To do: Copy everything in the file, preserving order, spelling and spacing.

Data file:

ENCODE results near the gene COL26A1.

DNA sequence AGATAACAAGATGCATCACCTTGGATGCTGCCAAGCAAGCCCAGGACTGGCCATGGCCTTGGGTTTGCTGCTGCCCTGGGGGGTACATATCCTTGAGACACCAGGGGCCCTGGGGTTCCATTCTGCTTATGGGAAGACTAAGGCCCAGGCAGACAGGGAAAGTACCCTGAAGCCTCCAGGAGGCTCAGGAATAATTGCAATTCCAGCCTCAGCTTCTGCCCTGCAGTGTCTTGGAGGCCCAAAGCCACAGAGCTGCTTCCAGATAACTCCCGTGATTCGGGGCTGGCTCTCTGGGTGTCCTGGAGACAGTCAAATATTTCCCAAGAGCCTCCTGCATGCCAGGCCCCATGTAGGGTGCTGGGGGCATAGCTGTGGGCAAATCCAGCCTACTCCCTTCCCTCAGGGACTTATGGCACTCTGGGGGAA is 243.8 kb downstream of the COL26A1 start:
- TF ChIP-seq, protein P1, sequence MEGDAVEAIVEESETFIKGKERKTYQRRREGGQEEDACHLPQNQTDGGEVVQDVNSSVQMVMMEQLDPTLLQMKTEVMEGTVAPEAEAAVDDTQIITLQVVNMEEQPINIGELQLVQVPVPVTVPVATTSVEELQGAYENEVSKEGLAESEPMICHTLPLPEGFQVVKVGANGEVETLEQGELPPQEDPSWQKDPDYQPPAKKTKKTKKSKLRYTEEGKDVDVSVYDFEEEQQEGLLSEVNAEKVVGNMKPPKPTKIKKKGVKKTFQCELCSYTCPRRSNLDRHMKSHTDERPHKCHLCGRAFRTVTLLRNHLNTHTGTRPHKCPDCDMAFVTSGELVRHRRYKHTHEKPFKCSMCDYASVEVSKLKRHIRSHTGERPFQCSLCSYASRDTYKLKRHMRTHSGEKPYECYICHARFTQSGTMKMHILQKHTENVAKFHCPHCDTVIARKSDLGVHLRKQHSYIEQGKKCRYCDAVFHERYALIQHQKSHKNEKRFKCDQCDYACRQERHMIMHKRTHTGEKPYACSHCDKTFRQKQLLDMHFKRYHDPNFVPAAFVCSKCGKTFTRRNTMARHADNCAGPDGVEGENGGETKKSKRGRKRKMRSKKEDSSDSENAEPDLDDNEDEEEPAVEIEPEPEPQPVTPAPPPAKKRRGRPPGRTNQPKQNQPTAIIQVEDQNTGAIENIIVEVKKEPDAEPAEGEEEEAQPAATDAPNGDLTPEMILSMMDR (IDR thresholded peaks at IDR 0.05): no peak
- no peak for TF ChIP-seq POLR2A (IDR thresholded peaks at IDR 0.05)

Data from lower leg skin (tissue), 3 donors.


ENCODE results near the gene COL26A1.

DNA sequence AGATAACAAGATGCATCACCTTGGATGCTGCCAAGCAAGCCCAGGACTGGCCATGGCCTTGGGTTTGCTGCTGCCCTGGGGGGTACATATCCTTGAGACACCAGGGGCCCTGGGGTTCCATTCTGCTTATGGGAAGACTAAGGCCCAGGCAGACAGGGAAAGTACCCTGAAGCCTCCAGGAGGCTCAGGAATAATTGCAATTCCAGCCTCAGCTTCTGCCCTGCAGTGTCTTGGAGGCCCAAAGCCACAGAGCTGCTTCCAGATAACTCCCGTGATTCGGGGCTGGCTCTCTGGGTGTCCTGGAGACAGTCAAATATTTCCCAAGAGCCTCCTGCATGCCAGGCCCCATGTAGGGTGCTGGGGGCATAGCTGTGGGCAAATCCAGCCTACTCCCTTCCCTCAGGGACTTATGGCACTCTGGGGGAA is 243.8 kb downstream of the COL26A1 start:
- TF ChIP-seq, protein P1, sequence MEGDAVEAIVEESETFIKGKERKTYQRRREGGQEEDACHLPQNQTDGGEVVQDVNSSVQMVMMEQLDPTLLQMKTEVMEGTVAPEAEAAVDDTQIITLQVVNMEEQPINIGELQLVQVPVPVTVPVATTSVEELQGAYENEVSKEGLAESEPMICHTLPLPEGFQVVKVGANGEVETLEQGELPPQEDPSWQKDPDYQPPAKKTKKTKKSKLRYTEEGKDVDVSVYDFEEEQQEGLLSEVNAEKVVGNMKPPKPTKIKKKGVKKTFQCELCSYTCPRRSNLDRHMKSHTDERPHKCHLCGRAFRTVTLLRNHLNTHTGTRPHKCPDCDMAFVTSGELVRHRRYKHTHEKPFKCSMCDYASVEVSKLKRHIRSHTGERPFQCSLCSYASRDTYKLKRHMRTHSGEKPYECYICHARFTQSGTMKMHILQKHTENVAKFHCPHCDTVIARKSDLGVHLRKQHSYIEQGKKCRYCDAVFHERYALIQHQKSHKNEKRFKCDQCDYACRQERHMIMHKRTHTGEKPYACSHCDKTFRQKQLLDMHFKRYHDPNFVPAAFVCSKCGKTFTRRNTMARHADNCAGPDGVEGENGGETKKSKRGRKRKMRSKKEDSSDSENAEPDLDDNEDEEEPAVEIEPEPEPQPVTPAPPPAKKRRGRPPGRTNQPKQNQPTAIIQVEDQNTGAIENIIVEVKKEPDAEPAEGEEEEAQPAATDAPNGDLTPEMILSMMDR (IDR thresholded peaks at IDR 0.05): no peak
- no peak for TF ChIP-seq POLR2A (IDR thresholded peaks at IDR 0.05)

Data from lower leg skin (tissue), 3 donors.